dinosaur". Critics referred to Spielberg's dinosaurs as
breathtakingly — and terrifyingly — realistic.
The 1999 BBC miniseries Walking with
Dinosaurs was produced using a
combination of about 80% CGI and 20% animatronic models. The
quality of computer imagery of the day was good, but animatronics were
still better at distance shots, as well as closeups of the
Animatronics for the series were designed by British
animatronics firm Crawley Creatures. The show was followed up in
2007 with a live adaptation of the series, Walking with Dinosaurs: The
Geoff Peterson is an animatronic human skeleton that serves as the
sidekick on the late-night talk show The Late Late Show with Craig
Ferguson. Often referred to as a "robot skeleton", Peterson is a
radio-controlled animatronic robot puppet designed and built by Grant
Imahara of MythBusters.
The British advertisement campaign for
Cadbury Schweppes titled
Gorilla featured an actor inside a gorilla suit with an
animatronically animated face.
The Slowskys was an advertising campaign for
Comcast Cable's Xfinity
broadband Internet service. The ad features two animatronic turtles,
and it won the gold
Effie Award in 2007.
Some examples of animatronic toys include Teddy Ruxpin, Big Mouth
Billy Bass, Kota the triceratops, Pleo, WowWee Alive Chimpanzee,
Microsoft Actimates, and Furby.
Animatronics are the main antagonists in the popular horror video game
Five Nights at Freddy's.
An animatronics character is built around an internal supporting
frame, usually made of steel. Attached to these "bones" are the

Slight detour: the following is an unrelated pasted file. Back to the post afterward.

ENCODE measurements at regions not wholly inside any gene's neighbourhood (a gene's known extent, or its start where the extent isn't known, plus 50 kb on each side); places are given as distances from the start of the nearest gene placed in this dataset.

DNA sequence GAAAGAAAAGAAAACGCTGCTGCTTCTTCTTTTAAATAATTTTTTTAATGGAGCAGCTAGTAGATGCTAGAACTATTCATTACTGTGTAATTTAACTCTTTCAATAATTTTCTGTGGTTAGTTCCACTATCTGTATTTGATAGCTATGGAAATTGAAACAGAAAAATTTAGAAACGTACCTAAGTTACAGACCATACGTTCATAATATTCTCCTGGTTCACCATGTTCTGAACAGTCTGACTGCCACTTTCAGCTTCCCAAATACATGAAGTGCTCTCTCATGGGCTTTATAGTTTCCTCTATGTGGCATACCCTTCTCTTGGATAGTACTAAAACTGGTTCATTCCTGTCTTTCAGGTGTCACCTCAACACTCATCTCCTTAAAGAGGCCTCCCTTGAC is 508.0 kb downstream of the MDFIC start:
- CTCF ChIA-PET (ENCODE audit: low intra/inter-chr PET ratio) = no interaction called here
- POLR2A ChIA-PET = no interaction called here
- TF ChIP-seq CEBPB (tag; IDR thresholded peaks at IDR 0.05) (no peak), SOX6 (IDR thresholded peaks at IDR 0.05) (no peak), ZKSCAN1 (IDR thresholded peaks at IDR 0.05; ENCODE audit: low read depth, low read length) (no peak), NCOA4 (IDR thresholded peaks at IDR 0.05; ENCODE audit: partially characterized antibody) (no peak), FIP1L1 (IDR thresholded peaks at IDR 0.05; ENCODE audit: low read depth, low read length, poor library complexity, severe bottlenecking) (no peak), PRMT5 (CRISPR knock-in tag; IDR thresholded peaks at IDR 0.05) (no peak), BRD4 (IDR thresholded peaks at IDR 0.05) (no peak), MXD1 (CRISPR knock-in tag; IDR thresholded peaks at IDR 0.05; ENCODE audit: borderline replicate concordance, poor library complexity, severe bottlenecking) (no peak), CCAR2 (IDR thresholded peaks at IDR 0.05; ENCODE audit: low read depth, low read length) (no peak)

"muscles" which can be manufactured using elastic netting composed of
styrene beads. The frame provides the support for the electronics
and mechanical components, as well as providing the shape for the
The "skin" of the figure is most often made of foam rubber, silicone
or urethane poured into moulds and allowed to cure. To provide further
strength a piece of fabric is cut to size and embedded in the foam
rubber after it is poured into the mould. Once the mould has fully
cured, each piece is separated and attached to the exterior of the
figure providing the appearance and texture similar to that of
An animatronics character is typically designed to be as realistic as
possible and thus, is built similarly to how it would be in real life.
The framework of the figure is like the "skeleton". Joints, motors,
and actuators act as the "muscles". Connecting all the electrical
components together are wires, such as the "nervous system" of a real
animal or person.
Frame or skeleton
Steel, aluminum, plastic, and wood are all commonly used in building
animatronics but each has its best purpose. The relative strength, as
well as the weight of the material itself, should be considered when
determining the most appropriate material to use. The cost of the
material may also be a concern.
Exterior or skin
Several materials are commonly used in the fabrication of an
animatronics figure's exterior. Dependent on the particular
circumstances, the best material will be used to produce the most
For example, "eyes" and "teeth" are commonly made completely out of
White latex is commonly used as a general material because it has a
high level of elasticity. It is also pre-vulcanized, making it easy
and fast to apply.
Latex is produced in several grades. Grade 74
is a popular form of latex that dries rapidly and can be applied very
thick, making it ideal for developing molds.
Foam latex is a lightweight, soft form of latex which is used in masks
and facial prosthetics to change a person's outward appearance, and in
animatronics to create a realistic "skin". The Wizard of Oz was